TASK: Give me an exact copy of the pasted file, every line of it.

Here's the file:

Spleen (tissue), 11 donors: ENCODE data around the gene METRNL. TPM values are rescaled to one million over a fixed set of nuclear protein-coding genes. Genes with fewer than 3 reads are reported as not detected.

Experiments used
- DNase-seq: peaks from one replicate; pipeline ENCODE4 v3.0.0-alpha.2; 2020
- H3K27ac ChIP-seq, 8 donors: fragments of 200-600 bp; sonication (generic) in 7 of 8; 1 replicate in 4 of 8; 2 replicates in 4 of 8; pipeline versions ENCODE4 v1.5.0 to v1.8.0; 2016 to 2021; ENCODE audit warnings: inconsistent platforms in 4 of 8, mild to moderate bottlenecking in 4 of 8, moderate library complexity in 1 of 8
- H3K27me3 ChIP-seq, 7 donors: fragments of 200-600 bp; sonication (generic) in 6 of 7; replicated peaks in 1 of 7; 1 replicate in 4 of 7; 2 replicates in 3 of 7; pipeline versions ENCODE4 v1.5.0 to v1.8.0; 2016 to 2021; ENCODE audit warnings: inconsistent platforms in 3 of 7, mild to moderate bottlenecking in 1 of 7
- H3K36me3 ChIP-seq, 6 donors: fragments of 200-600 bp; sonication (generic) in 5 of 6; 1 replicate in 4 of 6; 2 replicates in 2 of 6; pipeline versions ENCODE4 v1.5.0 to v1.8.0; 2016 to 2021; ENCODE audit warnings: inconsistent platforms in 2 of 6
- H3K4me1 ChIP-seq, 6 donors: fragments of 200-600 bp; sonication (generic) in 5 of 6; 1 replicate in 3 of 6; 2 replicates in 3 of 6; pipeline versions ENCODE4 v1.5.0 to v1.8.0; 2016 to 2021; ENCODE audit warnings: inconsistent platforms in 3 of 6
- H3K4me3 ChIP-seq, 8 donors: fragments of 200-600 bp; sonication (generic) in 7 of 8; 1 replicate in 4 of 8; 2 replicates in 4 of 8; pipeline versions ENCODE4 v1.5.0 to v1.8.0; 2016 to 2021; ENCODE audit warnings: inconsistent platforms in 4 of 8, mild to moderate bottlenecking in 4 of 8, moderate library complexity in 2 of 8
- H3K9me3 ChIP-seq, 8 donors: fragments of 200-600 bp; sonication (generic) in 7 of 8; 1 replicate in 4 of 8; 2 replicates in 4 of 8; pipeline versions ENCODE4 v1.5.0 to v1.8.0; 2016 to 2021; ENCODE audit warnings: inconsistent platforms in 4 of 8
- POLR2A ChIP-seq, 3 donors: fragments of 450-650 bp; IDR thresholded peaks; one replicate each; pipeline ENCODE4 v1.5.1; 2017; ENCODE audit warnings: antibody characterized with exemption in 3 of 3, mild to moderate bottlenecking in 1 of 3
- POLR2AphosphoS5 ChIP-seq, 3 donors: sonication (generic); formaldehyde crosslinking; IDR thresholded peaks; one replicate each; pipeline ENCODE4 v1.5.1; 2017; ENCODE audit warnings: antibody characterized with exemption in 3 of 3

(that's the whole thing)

Spleen (tissue), 11 donors: ENCODE data around the gene METRNL. TPM values are rescaled to one million over a fixed set of nuclear protein-coding genes. Genes with fewer than 3 reads are reported as not detected.

Experiments used
- DNase-seq: peaks from one replicate; pipeline ENCODE4 v3.0.0-alpha.2; 2020
- H3K27ac ChIP-seq, 8 donors: fragments of 200-600 bp; sonication (generic) in 7 of 8; 1 replicate in 4 of 8; 2 replicates in 4 of 8; pipeline versions ENCODE4 v1.5.0 to v1.8.0; 2016 to 2021; ENCODE audit warnings: inconsistent platforms in 4 of 8, mild to moderate bottlenecking in 4 of 8, moderate library complexity in 1 of 8
- H3K27me3 ChIP-seq, 7 donors: fragments of 200-600 bp; sonication (generic) in 6 of 7; replicated peaks in 1 of 7; 1 replicate in 4 of 7; 2 replicates in 3 of 7; pipeline versions ENCODE4 v1.5.0 to v1.8.0; 2016 to 2021; ENCODE audit warnings: inconsistent platforms in 3 of 7, mild to moderate bottlenecking in 1 of 7
- H3K36me3 ChIP-seq, 6 donors: fragments of 200-600 bp; sonication (generic) in 5 of 6; 1 replicate in 4 of 6; 2 replicates in 2 of 6; pipeline versions ENCODE4 v1.5.0 to v1.8.0; 2016 to 2021; ENCODE audit warnings: inconsistent platforms in 2 of 6
- H3K4me1 ChIP-seq, 6 donors: fragments of 200-600 bp; sonication (generic) in 5 of 6; 1 replicate in 3 of 6; 2 replicates in 3 of 6; pipeline versions ENCODE4 v1.5.0 to v1.8.0; 2016 to 2021; ENCODE audit warnings: inconsistent platforms in 3 of 6
- H3K4me3 ChIP-seq, 8 donors: fragments of 200-600 bp; sonication (generic) in 7 of 8; 1 replicate in 4 of 8; 2 replicates in 4 of 8; pipeline versions ENCODE4 v1.5.0 to v1.8.0; 2016 to 2021; ENCODE audit warnings: inconsistent platforms in 4 of 8, mild to moderate bottlenecking in 4 of 8, moderate library complexity in 2 of 8
- H3K9me3 ChIP-seq, 8 donors: fragments of 200-600 bp; sonication (generic) in 7 of 8; 1 replicate in 4 of 8; 2 replicates in 4 of 8; pipeline versions ENCODE4 v1.5.0 to v1.8.0; 2016 to 2021; ENCODE audit warnings: inconsistent platforms in 4 of 8
- POLR2A ChIP-seq, 3 donors: fragments of 450-650 bp; IDR thresholded peaks; one replicate each; pipeline ENCODE4 v1.5.1; 2017; ENCODE audit warnings: antibody characterized with exemption in 3 of 3, mild to moderate bottlenecking in 1 of 3
- POLR2AphosphoS5 ChIP-seq, 3 donors: sonication (generic); formaldehyde crosslinking; IDR thresholded peaks; one replicate each; pipeline ENCODE4 v1.5.1; 2017; ENCODE audit warnings: antibody characterized with exemption in 3 of 3